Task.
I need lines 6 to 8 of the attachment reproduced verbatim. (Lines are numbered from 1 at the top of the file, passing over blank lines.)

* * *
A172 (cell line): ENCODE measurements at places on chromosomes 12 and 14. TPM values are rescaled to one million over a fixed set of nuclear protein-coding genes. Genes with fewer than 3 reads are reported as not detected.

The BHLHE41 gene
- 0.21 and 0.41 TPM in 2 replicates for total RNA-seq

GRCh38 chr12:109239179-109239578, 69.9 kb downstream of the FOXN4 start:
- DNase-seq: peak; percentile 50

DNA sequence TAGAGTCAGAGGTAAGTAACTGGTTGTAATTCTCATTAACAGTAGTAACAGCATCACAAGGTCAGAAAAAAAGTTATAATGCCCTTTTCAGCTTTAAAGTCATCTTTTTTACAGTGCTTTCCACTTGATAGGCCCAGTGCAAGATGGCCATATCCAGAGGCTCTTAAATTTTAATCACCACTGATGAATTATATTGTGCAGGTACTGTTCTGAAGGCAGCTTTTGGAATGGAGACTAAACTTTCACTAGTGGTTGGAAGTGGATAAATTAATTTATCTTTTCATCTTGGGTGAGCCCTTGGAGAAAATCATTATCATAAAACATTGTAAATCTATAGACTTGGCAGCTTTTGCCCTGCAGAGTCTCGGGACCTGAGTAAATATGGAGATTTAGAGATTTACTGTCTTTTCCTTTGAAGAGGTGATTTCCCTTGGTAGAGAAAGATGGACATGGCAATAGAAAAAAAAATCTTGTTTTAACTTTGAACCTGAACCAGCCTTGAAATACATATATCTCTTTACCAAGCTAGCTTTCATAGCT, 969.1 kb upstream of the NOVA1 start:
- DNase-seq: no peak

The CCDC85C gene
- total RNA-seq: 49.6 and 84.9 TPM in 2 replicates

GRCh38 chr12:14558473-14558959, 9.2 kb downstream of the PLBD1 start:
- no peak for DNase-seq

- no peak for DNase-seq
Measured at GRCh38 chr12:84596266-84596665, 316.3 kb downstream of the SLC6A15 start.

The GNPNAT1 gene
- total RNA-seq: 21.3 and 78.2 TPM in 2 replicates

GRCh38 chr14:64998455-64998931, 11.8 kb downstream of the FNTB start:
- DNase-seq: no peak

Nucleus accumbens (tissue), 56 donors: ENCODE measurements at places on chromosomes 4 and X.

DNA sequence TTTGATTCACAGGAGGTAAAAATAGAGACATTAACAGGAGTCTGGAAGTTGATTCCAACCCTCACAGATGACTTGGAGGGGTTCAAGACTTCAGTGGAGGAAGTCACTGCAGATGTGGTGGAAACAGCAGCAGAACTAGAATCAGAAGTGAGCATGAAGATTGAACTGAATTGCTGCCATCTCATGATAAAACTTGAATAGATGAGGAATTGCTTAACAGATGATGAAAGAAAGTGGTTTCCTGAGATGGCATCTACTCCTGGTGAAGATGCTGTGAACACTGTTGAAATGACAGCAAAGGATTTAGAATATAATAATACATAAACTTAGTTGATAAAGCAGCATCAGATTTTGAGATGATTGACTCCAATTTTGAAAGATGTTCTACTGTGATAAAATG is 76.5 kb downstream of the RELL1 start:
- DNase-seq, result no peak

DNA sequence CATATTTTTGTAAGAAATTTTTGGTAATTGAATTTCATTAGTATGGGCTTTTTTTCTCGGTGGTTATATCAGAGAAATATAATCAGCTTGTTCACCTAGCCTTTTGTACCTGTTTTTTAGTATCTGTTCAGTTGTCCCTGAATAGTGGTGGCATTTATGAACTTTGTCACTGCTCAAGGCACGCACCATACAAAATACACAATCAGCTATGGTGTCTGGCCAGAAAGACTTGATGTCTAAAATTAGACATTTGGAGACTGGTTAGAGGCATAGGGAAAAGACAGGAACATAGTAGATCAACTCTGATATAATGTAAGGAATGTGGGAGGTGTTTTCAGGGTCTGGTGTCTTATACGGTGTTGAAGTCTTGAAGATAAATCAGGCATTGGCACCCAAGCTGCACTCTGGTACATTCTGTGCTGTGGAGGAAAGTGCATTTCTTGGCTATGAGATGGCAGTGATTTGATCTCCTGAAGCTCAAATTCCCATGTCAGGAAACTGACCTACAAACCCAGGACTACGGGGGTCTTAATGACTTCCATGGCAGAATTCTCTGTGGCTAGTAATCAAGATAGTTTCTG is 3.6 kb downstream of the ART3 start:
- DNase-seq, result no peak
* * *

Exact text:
DNA sequence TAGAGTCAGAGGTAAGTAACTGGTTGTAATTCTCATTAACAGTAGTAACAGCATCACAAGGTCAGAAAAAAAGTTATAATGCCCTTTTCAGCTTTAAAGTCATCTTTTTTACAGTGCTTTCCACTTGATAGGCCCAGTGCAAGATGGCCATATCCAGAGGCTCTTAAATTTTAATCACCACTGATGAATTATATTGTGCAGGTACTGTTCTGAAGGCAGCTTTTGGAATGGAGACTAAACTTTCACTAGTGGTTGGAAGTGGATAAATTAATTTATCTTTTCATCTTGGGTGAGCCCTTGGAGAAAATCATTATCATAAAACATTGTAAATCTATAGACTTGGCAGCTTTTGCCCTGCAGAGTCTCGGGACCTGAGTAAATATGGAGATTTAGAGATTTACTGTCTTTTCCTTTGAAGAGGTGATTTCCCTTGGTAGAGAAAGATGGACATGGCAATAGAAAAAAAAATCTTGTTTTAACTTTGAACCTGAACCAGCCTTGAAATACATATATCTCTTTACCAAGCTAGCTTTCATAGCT, 969.1 kb upstream of the NOVA1 start:
- DNase-seq: no peak

The CCDC85C gene